Posts Tagged ‘veterinarian’

A hernia is caused by tears or bulges in the body that allow tissues or organs to pass or protrude through. Hernias can be genetic or the result of an injury. There are different types of hernias, and they can occur in different areas of the body.

Some hernias can be detected through X-rays and others may appear only through symptoms such as eating problems, respiratory trouble or excessive salivation. Hernias do have the potential to be life-threatening, so take your dog to the veterinarian as soon as you notice either an unusual bulge or symptoms of illness.

How Do I Know If It’s a Hernia?

There are several symptoms to look for if your dog has a hernia. Any unusual symptoms outside of normal behavior should be cause for concern, but these symptoms are attributed to hernias:

Types of Hernias

  1. Umbilical: An umbilical hernia is usually inherited through genetics and is not caused by cutting the umbilical cord too close. This hernia appears as a swelling or bulge near or under the belly button that may adjust as the dog eats. These hernias are not considered serious and usually close on their own. Large ones may grab or encapsulate other organs or intestines and restrict blood flow as it closes. The loss of blood flow can be life-threatening, so always have the hernia examined by a veterinarian.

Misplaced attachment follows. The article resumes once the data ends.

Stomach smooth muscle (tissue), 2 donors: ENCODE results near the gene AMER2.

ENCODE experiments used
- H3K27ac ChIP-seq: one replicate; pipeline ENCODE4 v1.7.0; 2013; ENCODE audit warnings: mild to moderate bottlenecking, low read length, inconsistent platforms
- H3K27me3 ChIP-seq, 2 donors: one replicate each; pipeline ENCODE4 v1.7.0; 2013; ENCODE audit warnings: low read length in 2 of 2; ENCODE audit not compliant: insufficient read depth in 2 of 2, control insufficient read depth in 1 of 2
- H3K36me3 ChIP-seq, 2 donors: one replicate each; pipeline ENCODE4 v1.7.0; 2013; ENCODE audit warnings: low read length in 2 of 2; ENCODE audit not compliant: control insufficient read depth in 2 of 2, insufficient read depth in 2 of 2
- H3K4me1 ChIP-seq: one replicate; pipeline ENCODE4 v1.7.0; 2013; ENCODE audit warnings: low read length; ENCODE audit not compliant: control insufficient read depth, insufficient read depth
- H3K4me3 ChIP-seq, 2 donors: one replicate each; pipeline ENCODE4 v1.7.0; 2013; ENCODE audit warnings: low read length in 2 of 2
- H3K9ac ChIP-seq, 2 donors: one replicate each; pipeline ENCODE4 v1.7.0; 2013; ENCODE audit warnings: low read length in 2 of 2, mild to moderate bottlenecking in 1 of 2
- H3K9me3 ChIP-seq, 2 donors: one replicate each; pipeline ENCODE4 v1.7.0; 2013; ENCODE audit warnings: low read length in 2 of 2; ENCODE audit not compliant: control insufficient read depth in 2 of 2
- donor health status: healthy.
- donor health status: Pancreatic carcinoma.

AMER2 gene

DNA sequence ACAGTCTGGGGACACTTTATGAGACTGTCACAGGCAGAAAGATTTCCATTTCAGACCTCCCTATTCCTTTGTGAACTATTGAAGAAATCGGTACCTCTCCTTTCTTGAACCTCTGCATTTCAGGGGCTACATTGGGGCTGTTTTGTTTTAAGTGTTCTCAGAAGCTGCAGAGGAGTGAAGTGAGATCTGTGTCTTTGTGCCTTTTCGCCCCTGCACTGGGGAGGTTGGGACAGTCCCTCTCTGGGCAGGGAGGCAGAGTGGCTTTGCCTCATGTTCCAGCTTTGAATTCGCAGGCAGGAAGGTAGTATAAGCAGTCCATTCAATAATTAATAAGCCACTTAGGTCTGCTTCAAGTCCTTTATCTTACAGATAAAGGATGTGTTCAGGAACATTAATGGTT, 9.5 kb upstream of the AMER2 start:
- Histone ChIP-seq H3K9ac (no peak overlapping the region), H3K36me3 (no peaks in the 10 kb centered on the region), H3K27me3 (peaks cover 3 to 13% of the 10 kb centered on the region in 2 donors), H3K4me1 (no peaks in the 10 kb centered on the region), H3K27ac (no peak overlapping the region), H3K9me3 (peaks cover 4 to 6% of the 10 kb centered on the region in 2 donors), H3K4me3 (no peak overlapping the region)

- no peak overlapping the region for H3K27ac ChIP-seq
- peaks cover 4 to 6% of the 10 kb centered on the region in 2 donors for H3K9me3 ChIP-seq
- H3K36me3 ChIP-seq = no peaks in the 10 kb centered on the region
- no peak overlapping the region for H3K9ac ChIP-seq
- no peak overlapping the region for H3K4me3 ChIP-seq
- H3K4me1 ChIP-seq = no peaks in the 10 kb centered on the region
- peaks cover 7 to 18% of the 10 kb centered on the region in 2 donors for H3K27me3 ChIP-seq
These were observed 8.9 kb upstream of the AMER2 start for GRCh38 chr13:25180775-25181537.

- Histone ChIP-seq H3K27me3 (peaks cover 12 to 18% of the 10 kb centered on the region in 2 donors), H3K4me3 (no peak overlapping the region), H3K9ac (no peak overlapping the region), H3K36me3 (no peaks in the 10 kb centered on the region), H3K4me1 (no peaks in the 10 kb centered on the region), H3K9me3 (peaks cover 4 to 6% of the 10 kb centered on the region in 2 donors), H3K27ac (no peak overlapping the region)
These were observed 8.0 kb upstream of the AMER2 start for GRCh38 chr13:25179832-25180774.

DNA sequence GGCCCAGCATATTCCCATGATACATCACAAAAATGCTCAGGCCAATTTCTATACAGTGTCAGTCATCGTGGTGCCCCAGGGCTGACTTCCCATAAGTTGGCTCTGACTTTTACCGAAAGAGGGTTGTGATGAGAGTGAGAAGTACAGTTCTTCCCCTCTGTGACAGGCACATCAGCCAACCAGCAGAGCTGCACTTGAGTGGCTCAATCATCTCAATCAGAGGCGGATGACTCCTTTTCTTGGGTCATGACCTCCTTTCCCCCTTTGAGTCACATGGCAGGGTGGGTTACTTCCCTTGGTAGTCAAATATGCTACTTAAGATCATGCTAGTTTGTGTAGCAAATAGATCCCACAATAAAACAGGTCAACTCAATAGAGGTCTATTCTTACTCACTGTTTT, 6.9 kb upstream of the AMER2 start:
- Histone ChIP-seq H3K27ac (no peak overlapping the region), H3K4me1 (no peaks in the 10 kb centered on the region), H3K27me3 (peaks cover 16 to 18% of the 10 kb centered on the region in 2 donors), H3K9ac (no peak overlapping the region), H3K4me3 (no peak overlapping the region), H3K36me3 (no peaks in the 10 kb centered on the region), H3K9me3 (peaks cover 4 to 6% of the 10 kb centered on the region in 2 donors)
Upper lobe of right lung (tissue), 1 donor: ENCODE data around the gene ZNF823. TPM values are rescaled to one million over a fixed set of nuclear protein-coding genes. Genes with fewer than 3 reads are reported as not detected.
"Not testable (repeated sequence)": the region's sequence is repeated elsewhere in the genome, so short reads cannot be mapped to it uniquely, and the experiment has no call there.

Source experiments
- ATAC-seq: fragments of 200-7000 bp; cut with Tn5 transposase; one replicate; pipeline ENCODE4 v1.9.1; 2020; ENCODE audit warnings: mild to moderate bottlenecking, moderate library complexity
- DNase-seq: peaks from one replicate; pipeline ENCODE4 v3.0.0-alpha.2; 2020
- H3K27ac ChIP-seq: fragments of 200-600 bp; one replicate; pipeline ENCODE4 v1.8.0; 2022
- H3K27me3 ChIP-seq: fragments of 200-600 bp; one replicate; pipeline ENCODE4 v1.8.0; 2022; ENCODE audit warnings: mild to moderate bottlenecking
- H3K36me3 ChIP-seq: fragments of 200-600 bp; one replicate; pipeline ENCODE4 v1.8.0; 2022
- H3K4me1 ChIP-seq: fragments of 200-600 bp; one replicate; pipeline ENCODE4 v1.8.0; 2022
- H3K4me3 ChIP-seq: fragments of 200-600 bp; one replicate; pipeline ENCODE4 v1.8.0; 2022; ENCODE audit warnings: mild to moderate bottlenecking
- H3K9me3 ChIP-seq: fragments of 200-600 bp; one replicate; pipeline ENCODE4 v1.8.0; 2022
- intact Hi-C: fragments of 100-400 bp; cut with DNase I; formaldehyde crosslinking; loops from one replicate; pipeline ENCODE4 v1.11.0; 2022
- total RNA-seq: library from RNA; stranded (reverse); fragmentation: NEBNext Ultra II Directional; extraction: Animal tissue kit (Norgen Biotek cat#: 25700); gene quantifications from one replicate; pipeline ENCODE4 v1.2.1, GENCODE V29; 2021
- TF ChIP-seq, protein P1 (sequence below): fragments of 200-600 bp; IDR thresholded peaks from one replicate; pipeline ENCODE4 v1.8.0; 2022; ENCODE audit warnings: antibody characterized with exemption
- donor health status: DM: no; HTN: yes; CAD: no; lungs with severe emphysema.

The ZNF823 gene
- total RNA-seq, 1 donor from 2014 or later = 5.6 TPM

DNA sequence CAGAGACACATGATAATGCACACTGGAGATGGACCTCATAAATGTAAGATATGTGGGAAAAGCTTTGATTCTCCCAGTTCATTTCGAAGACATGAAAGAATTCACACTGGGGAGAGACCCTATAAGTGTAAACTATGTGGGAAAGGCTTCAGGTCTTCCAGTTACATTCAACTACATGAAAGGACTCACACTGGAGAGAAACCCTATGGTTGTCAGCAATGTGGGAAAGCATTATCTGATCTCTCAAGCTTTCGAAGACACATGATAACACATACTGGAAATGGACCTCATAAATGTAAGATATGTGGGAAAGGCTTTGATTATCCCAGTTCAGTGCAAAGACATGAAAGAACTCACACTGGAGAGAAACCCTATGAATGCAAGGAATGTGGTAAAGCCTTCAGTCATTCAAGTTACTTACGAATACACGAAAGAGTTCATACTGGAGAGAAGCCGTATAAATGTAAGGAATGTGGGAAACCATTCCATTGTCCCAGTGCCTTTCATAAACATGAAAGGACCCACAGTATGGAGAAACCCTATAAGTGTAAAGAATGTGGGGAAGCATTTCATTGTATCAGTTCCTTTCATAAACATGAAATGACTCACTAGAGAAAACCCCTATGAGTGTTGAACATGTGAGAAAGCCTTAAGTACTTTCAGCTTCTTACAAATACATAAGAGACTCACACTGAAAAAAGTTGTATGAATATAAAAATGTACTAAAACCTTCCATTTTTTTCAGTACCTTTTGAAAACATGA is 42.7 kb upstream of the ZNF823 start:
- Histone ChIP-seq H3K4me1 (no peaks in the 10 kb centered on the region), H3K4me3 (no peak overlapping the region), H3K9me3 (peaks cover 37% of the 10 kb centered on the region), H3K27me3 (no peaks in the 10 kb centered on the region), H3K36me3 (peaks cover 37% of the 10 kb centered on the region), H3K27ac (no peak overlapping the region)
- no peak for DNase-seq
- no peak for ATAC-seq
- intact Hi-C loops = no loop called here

2. Inguinal: These hernias appear in the groin area and are most commonly seen in females that are pregnant, bloated or constipated. Males can be affected by this type of hernia, but this is uncommon. Recurrence on the opposite (healthy) groin is possible, so both sides should be checked by your vet.
  3. Perineal: These hernias appear around the anus and are usually caused by hereditary muscle weakness or muscles that weakened from other causes. This type of hernia typically affects older males more than females. A hernia can appear on one or both sides of the anus. The anal glands are commonly removed when the hernia is being treated surgically since they are usually the cause of the hernia. Perineal hernias are more common in small or toy dogs.
  4. Diaphragmatic: Most of these hernias appear after car accidents but can be the result of genetics. These are the most difficult to treat because of the locations of nearby internal organs. The hernia is caused by a tear where the diaphragm meets the rib cage. This can put pressure on internal organs and cause difficulty with breathing.


Treatment for all hernias in dogs is surgery unless it is an umbilical hernia that closes and resolves itself. Hernias are most commonly mistaken for tumors, but do not try to diagnose your dog yourself; what may appear to be a small and harmless hernia to you might be one that is pressing on other organs that you can’t see or cutting off blood supply to other parts of the body.

Let your veterinarian make the determination and decide the time and type of treatment needed; it just might save your pet’s life.

Other Considerations

Hernias can be passed down through generations, and affected dogs are usually not recommended for breeding. If you want to breed for pets and not for show animals, be prepared to have the offspring examined and treated for hernias if they exist in the parents.